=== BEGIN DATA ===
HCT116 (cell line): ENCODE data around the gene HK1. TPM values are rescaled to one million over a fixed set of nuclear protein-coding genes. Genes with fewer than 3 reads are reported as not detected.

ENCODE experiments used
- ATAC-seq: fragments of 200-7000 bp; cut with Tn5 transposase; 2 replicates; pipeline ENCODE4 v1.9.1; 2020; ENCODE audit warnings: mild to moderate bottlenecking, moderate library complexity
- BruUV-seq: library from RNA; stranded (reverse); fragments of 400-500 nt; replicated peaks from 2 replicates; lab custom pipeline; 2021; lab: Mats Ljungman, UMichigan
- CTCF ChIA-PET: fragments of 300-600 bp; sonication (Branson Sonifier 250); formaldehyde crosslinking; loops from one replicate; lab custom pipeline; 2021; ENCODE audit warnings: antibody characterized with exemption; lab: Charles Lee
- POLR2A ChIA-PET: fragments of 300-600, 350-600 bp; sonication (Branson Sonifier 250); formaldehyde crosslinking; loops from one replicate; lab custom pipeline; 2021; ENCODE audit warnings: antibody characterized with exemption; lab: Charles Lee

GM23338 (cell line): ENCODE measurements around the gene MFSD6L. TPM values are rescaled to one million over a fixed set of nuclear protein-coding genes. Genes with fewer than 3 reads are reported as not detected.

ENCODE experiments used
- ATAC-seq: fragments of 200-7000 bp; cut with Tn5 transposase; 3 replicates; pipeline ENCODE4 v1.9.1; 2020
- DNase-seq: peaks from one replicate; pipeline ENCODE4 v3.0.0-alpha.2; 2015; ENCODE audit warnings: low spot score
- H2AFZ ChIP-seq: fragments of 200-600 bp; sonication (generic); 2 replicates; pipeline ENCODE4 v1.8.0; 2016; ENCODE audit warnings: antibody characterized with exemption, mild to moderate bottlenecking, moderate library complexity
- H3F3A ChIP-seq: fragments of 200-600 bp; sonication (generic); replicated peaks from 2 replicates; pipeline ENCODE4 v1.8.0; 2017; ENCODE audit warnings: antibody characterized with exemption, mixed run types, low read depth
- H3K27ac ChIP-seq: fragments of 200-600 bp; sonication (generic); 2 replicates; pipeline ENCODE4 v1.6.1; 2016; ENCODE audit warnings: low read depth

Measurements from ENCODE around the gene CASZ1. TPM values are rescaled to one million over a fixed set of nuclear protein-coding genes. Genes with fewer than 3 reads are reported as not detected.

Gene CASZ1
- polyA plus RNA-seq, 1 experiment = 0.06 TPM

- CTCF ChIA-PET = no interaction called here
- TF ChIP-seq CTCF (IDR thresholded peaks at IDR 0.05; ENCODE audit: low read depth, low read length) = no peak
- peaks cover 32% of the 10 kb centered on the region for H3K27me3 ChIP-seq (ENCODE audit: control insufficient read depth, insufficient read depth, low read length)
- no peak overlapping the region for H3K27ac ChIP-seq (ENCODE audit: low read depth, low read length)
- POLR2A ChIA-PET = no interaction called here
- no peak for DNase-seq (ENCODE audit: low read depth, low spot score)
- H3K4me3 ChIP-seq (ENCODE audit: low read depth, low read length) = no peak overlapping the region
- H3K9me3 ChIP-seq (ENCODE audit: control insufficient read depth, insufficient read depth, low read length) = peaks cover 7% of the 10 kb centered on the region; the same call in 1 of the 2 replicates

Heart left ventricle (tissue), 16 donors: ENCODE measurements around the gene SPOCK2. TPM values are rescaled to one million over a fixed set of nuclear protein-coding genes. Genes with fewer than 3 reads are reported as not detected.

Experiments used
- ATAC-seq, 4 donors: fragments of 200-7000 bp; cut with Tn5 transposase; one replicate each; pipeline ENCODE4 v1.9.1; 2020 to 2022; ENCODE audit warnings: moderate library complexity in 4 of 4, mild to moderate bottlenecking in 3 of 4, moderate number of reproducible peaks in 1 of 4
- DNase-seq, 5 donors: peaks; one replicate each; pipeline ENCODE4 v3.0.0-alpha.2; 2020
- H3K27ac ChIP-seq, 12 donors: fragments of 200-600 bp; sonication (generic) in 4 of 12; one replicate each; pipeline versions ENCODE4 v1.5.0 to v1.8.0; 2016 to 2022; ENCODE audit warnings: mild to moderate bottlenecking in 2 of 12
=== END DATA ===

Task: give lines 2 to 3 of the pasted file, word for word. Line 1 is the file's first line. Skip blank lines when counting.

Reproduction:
ENCODE experiments used
- ATAC-seq: fragments of 200-7000 bp; cut with Tn5 transposase; 2 replicates; pipeline ENCODE4 v1.9.1; 2020; ENCODE audit warnings: mild to moderate bottlenecking, moderate library complexity